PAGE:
Like many other Australians I have convict ancestors. As far as I remember this was never a secret in my family but in society at large it was something to keep quiet about.
When I was a kid “official” opinion still held that the only real Australians were those who thought of themselves as transplanted English. We were a country of branch offices run by imported managers. The ABC was our version of the BBC, and sounded like it. Newspaper editorials appealed to our sense of imperial solidarity (though the word “Empire” was gradually being replaced by “Commonwealth”). The pseudo-English went to Protestant churches, owned businesses, worked as bosses. They also sent their kids to the Boy Scouts, presumably to keep pace with young Catholics in experience of pederasty.
The “Irish” featured as labourers, soldiers and sportsman. Balts and wogs were useful for building the Snowy River Scheme and for slotting in to the bottom rungs of society as the Irish began to work themselves upwards.
In such a society convict ancestors were a disgrace, especially to the social climbers whose fondest ambition was to be indistinguishable from their English counterparts (despite the fact that those counterparts would have regarded them with condescension and contempt). Convicts had been, after all, criminals.
The bitter conscription debate during the First World War, perceived by most people as largely Catholic vs largely Protestant, was still a raw memory for many. Those who looked back to those times with nostalgia now had no grown-up causes over which to fight and were reduced to squabbling about control of the Labor Party.
There had always been a minority strain in Australia that didn’t go along with the cult of Protestant respectability, opting instead for an aggressive anti-imperial patriotism that was almost as tiresome. By the late 60s this faction began to permeate the mainstream and criminal ancestors began to be a source of pride. After all, the convicts were innocent victims of the evil Pommies, weren’t they?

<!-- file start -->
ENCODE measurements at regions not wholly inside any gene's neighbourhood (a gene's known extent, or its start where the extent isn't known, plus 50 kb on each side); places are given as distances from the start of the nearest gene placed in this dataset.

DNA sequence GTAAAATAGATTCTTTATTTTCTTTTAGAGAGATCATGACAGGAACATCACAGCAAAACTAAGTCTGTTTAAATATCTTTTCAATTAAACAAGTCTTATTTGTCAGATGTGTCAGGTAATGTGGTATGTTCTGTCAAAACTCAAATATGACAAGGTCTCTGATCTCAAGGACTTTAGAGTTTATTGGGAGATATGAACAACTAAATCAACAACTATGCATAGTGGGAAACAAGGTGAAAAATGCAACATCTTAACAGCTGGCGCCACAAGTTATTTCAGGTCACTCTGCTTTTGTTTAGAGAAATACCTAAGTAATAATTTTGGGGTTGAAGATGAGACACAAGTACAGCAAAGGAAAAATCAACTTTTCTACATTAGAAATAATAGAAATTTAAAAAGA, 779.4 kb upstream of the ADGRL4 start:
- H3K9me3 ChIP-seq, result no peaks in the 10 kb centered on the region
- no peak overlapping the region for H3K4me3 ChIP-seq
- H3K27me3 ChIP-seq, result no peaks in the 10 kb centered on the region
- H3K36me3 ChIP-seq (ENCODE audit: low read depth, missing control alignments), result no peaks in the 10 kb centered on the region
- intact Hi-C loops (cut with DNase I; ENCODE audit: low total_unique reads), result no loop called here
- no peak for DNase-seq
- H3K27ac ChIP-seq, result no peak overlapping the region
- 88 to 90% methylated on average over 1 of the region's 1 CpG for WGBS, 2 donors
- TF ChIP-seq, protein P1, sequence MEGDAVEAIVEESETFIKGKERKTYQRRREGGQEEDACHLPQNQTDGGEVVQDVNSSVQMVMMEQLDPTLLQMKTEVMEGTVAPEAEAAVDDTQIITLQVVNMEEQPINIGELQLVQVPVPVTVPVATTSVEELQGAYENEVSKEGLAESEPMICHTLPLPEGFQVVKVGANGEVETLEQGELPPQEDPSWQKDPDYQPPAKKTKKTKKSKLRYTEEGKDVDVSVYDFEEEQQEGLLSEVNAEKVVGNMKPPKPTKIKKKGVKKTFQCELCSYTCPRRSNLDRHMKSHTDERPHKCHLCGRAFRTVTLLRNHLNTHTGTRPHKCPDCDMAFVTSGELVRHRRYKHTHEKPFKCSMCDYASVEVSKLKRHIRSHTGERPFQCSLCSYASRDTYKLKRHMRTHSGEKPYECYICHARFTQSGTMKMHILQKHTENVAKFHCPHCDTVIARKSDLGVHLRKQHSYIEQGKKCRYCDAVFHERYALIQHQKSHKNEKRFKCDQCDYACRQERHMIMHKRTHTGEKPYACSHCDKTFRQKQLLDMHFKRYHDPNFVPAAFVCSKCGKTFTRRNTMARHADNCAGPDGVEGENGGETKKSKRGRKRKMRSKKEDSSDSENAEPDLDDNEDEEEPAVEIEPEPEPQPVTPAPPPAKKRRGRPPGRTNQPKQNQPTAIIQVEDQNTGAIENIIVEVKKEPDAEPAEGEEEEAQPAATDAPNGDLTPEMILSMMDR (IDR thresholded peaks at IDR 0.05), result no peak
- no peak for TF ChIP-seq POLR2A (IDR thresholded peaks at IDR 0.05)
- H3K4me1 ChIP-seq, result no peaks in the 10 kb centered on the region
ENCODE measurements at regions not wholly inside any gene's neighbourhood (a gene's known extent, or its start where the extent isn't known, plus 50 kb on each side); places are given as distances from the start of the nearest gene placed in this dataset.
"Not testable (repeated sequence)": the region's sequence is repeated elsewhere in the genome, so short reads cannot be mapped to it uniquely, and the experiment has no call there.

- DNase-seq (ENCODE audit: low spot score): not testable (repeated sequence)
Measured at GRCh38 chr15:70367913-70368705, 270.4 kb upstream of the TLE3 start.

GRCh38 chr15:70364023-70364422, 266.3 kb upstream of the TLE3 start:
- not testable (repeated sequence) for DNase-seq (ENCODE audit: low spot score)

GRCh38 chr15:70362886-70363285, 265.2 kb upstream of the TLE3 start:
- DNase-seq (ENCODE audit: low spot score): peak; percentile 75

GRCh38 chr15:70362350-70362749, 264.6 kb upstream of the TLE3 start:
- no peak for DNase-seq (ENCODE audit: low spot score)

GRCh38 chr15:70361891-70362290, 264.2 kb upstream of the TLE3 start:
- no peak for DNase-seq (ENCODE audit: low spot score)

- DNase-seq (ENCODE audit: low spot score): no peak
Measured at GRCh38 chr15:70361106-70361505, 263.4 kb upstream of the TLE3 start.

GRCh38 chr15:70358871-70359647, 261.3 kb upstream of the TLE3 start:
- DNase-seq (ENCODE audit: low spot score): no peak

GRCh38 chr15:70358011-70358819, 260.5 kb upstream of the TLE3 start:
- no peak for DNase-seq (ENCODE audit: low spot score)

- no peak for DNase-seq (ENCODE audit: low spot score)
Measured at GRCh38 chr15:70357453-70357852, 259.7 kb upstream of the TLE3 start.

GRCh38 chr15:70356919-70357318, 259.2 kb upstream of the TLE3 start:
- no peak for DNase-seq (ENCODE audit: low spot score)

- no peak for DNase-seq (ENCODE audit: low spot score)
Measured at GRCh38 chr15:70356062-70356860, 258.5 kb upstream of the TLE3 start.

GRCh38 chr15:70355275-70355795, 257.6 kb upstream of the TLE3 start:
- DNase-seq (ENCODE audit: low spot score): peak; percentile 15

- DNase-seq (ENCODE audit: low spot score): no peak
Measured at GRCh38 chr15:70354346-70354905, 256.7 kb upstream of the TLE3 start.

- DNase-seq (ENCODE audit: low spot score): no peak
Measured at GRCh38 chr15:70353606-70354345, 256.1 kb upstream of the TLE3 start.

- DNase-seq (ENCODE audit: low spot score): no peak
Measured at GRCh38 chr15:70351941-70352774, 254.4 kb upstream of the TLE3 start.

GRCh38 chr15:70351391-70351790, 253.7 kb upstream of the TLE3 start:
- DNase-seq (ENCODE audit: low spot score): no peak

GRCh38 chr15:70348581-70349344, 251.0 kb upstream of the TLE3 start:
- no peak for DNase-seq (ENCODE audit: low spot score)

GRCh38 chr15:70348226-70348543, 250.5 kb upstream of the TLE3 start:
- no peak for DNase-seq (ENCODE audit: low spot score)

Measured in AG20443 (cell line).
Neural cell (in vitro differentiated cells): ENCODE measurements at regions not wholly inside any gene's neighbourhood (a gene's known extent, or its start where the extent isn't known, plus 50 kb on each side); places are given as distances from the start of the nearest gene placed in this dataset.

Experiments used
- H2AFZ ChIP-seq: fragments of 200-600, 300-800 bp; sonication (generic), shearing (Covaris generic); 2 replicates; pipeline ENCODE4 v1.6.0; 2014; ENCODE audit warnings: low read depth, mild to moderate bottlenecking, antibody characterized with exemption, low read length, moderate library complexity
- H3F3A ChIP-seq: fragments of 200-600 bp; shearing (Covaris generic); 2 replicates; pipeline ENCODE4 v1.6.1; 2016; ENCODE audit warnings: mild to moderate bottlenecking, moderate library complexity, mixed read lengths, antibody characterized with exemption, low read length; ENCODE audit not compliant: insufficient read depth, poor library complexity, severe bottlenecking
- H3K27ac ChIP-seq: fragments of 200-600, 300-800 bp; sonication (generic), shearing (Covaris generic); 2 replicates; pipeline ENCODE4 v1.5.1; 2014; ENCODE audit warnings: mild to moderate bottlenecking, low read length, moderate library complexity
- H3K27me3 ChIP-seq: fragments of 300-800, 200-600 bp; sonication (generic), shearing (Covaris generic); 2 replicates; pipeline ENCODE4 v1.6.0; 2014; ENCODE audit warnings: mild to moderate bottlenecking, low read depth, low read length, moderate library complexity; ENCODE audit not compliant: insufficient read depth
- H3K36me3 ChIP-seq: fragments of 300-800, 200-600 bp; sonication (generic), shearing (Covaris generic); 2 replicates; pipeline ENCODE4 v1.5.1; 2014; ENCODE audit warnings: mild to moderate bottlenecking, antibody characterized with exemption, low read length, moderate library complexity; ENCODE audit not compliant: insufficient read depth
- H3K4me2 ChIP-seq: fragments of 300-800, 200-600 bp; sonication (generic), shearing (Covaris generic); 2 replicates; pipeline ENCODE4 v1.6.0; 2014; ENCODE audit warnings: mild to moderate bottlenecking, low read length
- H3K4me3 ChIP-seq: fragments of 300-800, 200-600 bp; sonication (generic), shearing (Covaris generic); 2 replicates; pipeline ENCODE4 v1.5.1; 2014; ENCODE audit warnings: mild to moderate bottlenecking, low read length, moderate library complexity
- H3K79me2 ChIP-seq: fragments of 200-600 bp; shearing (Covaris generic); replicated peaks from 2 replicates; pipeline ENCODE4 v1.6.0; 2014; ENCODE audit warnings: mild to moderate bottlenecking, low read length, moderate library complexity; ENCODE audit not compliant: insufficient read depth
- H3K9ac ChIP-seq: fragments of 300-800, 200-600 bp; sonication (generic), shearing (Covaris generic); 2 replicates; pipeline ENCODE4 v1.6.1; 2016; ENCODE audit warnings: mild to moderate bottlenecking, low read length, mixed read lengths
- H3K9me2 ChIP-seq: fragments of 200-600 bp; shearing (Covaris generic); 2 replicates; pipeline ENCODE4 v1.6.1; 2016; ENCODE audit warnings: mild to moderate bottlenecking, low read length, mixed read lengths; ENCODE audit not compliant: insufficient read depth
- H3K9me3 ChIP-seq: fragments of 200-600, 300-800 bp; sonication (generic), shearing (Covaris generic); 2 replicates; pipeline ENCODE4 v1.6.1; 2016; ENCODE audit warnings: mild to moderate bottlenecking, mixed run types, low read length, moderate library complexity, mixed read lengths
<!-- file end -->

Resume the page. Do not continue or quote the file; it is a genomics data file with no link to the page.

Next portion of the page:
My great grandfather was a convict. The newspaper account of his trial, conviction and unsuccessful appeal is an interesting document. I thank my sister for finding it and sending it to me so that I can reproduce it and take the credit.
THE LEINSTER EXPRESS AND QUEEN’S & KING’S COUNTIES OF KILDARE, CARLOW, KILKENNY, TIPPERARY, WICKLOW, MEATH, DUBLIN & MIDLAND GENERAL ADVERTISER
Saturday 25 July 1840
James Gardner, Thomas Gardner & Mathew Brophy stood indited for assaulting Jeremiah, Philip & John Larrisey & William Morrisey of Boardivell on 26 April last.
There were eight counts in the Inditment,
The first was for assualting Jeremiah Larrissey so as to do him greivous bodily injury; the second, so as to endanger his life; the third for riot;
the forth for an affray; the fifth for a common assault on John Larrisey
The prisoners in answer to question from the Clerk of the Courts pleaded justification
William Morrissey examined by Mr Clarke – lives at Boardwell; recollects the night; was awakened by hearing his dog bark; got up & went to his kitchen door; shortly after which it was struck with a blow of a stone; shortly
after it was struck again; he asked who was there & what they wanted at that hour of night; a voice bade him open the door; he refused & shouted as loud as he could for help, as he knew the Larrisseys would hear him, their houses being within 5 or 6 perches of his at the other side of the road; in a few minutes he heard the latch of their door rising & knowing they were coming